Thanks to the internet and social media, most people are familiar with the art of drag. The way we currently know it, however, really only became part of mainstream culture in the last decade. This shift in the landscape is in large part due to the work of RuPaul Charles.
Heavily influenced by the way individuals have been conveying gender expression throughout history, RuPaul has helped drag reach never-before-seen heights. In 1992, he released the song “Supermodel (You Better Work),” a dance club song that found a mainstream audience. Arguably, it was the success of this single that opened the door for a new part of RuPaul’s career and eventually lead to the production of RuPaul’s Drag Race that first aired on Logo.
Though airing on a niche network, gender impersonation became accessible to the masses from the comfort of their living rooms. But as the TV show reached a wider audience, we’ve seen influence trickle down into the entertainment and hospitality industry in New York City, among other places. From a drastic increase in performances to venues putting on viewing parties, here’s how RuPaul changed the landscape of nightlife in NYC.
More queens, more shows
One of the most tangible changes to the social environment in NYC is the rise in the number of drag shows. It’s pretty much always possible to find a queen dancing and lip-synching somewhere. Though common at gay clubs, the number of venues offering performances has risen right alongside the publicity of RuPaul’s Drag Race. Artists have more spaces available to perform at — though competition between performers has also increased with the viewership of the program.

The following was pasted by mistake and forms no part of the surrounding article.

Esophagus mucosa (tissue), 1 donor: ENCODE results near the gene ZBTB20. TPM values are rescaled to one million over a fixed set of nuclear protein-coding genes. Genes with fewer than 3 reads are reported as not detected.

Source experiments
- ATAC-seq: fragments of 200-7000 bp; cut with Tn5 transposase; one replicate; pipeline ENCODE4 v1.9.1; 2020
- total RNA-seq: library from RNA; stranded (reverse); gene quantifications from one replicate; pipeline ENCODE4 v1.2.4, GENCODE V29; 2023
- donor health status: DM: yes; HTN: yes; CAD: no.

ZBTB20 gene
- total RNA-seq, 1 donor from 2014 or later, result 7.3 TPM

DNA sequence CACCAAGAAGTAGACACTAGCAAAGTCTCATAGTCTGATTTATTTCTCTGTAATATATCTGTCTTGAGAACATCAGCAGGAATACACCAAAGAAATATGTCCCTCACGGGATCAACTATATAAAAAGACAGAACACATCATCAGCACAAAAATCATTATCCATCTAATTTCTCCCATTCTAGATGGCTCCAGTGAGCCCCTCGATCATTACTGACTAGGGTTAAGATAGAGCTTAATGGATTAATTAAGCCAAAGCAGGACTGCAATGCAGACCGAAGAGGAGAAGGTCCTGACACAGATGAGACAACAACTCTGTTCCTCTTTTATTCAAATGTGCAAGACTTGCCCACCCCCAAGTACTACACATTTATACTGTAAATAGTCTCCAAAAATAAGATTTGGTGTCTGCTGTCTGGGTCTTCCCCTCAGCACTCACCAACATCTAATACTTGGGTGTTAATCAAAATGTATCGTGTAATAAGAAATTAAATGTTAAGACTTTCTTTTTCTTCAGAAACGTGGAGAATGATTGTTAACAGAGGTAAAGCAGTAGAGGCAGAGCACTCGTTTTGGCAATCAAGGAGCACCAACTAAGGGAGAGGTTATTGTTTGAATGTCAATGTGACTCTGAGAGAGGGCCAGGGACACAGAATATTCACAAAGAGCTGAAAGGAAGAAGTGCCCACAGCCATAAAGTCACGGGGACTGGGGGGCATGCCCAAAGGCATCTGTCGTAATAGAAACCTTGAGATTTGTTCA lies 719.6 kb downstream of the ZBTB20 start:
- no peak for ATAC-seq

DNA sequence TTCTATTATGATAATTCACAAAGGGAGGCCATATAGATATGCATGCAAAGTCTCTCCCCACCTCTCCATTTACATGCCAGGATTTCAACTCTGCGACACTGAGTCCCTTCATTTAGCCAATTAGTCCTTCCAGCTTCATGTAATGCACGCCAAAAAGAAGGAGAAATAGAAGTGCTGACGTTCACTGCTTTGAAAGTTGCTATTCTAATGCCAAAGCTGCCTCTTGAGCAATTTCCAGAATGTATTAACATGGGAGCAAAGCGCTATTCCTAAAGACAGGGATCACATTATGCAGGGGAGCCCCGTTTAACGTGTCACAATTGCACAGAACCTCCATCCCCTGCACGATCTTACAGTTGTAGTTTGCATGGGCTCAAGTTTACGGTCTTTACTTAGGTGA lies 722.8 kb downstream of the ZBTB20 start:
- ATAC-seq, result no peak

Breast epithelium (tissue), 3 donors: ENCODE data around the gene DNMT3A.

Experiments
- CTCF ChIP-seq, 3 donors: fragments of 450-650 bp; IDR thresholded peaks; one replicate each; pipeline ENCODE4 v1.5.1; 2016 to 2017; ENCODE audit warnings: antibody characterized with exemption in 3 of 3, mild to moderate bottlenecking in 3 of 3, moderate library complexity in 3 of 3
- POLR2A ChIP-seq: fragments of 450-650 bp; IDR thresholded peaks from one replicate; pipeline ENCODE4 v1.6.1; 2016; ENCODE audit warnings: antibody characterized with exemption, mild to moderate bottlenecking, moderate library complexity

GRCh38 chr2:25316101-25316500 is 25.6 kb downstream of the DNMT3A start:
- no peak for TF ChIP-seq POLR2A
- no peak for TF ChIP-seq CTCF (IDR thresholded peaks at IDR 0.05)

Bolstered by the influence of RuPaul, drag is increasingly accessible to everyone, as is the idea that there’s no universally correct method. In the past, drag routines and looks were commonly modeled after celebrities like Cher and Britney Spears, but RuPaul’s competition inspires new acts to be more confidently explored off-screen. It’s not rare to see queens of all body sizes, makeup styles, and amount of facial hair compete. Regardless of appearance, these performers encourage those not on TV that they, too, have the ability and the platform to perform.
The popularity of Drag Race has also inspired more engaging and immersive experiences. Many of these events have been happening for years, some with roots dating back as far as the 1950s and before. With the explosive acclaim of Drag Race, though, events are now more widely attended. Drag brunches are increasingly popular, with places like Lips and the Highline Ballroom doing weekly shows. Drag bingo — enjoyed since the 1990s — is more in demand than ever and is offered all over the city from Albatross in Astoria to Boobie Trap in Brooklyn. And if you’re lucky, you could even catch DragCon where you can attend panels with famous queens the next time it’s held at the Javits Center.
Drag Race watch parties across the city
It’s not all live events. There are also watch parties for new episodes of Drag Race at bars and restaurants. These are even held in non-LGBTQ+ specific venues, which offer screenings and discounts on menus.
Neighborhoods like Chelsea, Williamsburg, Hell’s Kitchen, and Astoria are home to tons of spaces that host these get-togethers. Albatross streams the show regularly, and on Drag Race days it has to turn people away at the door due to the huge crowds that attend. Better known places like Boxers, which has locations in Hell’s Kitchen, Chelsea, and Washington Heights, often have lines that stretch down the block. The Hell’s Kitchen restaurant Mom’s offers discounts on drinks and trivia during the screening, as well as a menu chock-full of comfort food. With the large LGBTQ+ population NYC is known for welcoming, it’s no surprise that the amount and variety of watch parties continue to increase.